What an absolutely cracking read – cracking on every level, full of interesting things I didn’t know about the Great Frost of 1708-9 and what life was like for ordinary poor country folk, wonderful, realistic, characters, mysterious deaths and murder, creepy sinister priests, arrogant gentlemen, highwaymen… Chris Speck’s latest brilliant novel is called ‘The Great Frost: three murders a village lass and a highwayman’, and here is the Amazon blurb:
The East Riding of Yorkshire 1709.
The tiny village of North Burton. It’s March.
In years to come they will call it The Great Frost.
Meg and Nana know the cold will get worse – because everything always does. Meg’s husband is away at war, the roof is about to fall in and Carrick, the big rector up at St Michael’s, says the cold is a punishment for their sins.
When a wounded highwayman bangs on their door in the night, and they take him in, they don’t realise just how much worse it will get.
Chris is an absolute master at portraying character, the evil, the good-hearted, the ordinary, the hopeless, the privileged, the weak, those with such strength of character they do remarkable things, those with a cruel indifference to the struggles and sufferings of others, and those who do what they can to get by and survive in a very unequal world. Meg the main character is just an ordinary woman whose life of grinding poverty does not stop from her doing what she knows is right and what she has to to save herself, the unpleasant old woman she lives with and the small boy she looks after – and the cat! Not many male authors can write a woman character as realistically and believably as Chris does with Meg, and old Nana, and Mrs Farthing – and the other women characters. His male characters are similarly realistic and believable, the good, the very bad, and the unbelievably ugly, all ring true. The sheer misery of living through such dreadful conditions is horribly vivid and the frozen countryside wonderfully described as the setting for what happens. Despite the poverty and the cold, this isn’t a book which wears you down with the sheer soul-breaking grind of being poor and desperate in extreme conditions.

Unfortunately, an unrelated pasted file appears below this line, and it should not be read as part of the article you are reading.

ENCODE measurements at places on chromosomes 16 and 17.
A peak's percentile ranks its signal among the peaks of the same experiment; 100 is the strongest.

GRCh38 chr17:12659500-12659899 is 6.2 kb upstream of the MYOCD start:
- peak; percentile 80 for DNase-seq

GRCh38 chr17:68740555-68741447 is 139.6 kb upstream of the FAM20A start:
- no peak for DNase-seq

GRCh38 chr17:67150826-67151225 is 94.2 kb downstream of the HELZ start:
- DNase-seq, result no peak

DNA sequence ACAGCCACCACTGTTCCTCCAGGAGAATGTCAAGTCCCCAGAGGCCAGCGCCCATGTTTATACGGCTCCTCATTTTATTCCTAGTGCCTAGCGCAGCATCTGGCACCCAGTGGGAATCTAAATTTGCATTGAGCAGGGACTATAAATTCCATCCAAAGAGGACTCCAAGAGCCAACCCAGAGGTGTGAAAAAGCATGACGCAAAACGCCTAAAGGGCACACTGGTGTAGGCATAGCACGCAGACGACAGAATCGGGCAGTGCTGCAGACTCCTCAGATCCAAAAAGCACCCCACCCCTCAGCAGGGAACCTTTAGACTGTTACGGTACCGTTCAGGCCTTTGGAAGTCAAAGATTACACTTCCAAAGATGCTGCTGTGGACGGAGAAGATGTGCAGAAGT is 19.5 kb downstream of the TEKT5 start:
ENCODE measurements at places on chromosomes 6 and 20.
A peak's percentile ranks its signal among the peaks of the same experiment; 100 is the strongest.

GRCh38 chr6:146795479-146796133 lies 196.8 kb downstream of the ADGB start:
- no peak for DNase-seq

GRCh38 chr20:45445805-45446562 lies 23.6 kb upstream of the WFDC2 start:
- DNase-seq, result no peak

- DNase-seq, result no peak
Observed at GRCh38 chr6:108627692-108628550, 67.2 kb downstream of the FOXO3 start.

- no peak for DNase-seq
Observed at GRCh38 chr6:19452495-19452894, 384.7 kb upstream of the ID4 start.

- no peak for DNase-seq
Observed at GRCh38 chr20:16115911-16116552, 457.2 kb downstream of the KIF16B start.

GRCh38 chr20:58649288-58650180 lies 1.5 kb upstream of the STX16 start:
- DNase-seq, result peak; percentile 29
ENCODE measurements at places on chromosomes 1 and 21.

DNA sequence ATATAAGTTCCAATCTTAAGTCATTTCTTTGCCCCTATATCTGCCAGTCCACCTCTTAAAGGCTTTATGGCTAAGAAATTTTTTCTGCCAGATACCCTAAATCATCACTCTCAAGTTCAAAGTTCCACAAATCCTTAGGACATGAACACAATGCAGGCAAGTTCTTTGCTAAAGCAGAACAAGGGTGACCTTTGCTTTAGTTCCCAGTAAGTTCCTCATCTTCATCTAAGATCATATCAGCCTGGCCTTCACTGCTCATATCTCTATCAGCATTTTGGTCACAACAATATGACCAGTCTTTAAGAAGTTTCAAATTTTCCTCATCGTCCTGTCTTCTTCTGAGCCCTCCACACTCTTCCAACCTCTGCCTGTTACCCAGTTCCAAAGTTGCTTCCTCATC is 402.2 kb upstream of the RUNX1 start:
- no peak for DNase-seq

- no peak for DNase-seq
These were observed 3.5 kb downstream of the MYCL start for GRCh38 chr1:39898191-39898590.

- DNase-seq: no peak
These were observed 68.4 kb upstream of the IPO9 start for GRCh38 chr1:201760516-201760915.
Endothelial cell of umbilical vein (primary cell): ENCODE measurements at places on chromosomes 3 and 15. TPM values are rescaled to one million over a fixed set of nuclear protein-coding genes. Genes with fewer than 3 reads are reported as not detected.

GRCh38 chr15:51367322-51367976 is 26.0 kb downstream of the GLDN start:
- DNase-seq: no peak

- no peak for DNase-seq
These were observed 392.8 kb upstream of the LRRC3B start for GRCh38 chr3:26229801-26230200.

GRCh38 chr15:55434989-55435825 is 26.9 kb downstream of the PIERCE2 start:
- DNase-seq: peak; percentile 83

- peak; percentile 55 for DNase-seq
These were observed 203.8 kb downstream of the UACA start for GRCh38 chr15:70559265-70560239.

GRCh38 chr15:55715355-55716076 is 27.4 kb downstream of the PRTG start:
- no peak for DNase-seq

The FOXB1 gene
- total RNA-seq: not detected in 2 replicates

The plot is clever, complicated enough but not so tortuous that you can’t follow it or have to keep looking back to check what has happened. As I said at the beginning, it’s a cracking read, I had to keep reading one more chapter, one more, just one more, even when I was falling asleep – I had to know what happened to Meg, and the highwayman, and the evil vicar! The ending was perfect, just when I thought I knew what had happened and was winding down from the excitement of the dramatic few chapters leading to the end, there was more, and a completely unexpected yet believable conclusion – which I won’t even hint at!
Here is a link to the book: